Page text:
There are also some links on the following searches that might be of use to you. Preserving Old Books, Magazines and Newspapers - Google Search and Antique Book Protection - Google Search

    I did find some information, that is quoted below, on the following link that you might find useful. Storing Newspapers, a Conservation Guide from the State Library of Victoria


    Storing newspapers
    Because newspapers are ephemeral, often bought, read and discarded the same day, their value is easily overlooked. (Yesterday's news, tomorrow's fish-and-chip wrapping.) As a throw-away item they are not produced from long-lasting materials. They can, however, be an important part of the historic record of events and social change.

    The nature of newsprint
    By the time they reach the public, newspapers have already begun to deteriorate. Mass-produced wood pulp is used to make the cheaper grade of paper known as newsprint, which is used to print newspapers, comic books, pamphlets, advertising leaflets and cheap fiction. It is popular because of its low cost and high absorbency, which is well suited to high-speed presses.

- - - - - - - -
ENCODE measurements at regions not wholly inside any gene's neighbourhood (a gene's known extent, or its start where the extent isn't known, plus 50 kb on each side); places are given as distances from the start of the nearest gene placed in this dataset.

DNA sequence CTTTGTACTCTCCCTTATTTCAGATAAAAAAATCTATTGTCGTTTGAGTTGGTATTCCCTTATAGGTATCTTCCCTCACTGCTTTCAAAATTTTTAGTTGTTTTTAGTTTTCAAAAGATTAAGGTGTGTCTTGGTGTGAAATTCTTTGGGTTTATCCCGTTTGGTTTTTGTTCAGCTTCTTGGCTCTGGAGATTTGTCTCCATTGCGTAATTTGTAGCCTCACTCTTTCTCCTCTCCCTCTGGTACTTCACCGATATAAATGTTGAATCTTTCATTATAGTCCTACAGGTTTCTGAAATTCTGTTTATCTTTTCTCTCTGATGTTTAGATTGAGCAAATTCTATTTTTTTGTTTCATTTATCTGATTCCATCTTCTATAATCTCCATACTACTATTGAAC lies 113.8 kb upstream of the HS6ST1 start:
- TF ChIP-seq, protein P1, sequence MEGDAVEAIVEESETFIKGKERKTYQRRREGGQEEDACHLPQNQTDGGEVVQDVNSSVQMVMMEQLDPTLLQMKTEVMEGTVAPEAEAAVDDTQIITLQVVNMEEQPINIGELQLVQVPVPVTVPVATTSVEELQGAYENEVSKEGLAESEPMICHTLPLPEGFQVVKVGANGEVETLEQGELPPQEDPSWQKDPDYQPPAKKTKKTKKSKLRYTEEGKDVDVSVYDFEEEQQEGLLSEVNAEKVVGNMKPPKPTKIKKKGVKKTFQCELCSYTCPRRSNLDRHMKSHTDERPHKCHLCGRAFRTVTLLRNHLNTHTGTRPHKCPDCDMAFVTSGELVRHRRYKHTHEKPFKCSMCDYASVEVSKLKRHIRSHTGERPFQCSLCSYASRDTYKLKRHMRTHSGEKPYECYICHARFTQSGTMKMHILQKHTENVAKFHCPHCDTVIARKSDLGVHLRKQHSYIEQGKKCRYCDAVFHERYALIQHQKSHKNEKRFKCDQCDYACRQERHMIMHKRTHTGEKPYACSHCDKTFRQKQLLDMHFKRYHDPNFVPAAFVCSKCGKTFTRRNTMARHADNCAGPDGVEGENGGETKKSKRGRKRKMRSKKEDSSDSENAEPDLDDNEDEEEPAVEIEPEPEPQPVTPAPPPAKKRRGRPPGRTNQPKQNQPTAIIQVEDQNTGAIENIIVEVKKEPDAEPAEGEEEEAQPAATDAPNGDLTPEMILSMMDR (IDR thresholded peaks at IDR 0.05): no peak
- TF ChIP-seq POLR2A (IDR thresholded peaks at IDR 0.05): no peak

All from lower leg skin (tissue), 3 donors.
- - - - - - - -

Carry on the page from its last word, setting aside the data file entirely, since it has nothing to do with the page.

The main ingredient in newsprint is ground wood pulp made by grinding wood into small particles, softening it by boiling, and forming it into sheets. This process results in very short fibres and high levels of lignin. In growing trees, lignin binds cellulose fibres together, but in paper it rapidly discolours, oxidises in light and causes acids which degrade.

    Chemical wood pulp contains less lignin and longer fibres that bind together better, but it is more expensive to produce. Most newsprint is made up of 60 to 80 percent ground wood with chemical wood pulp for strength.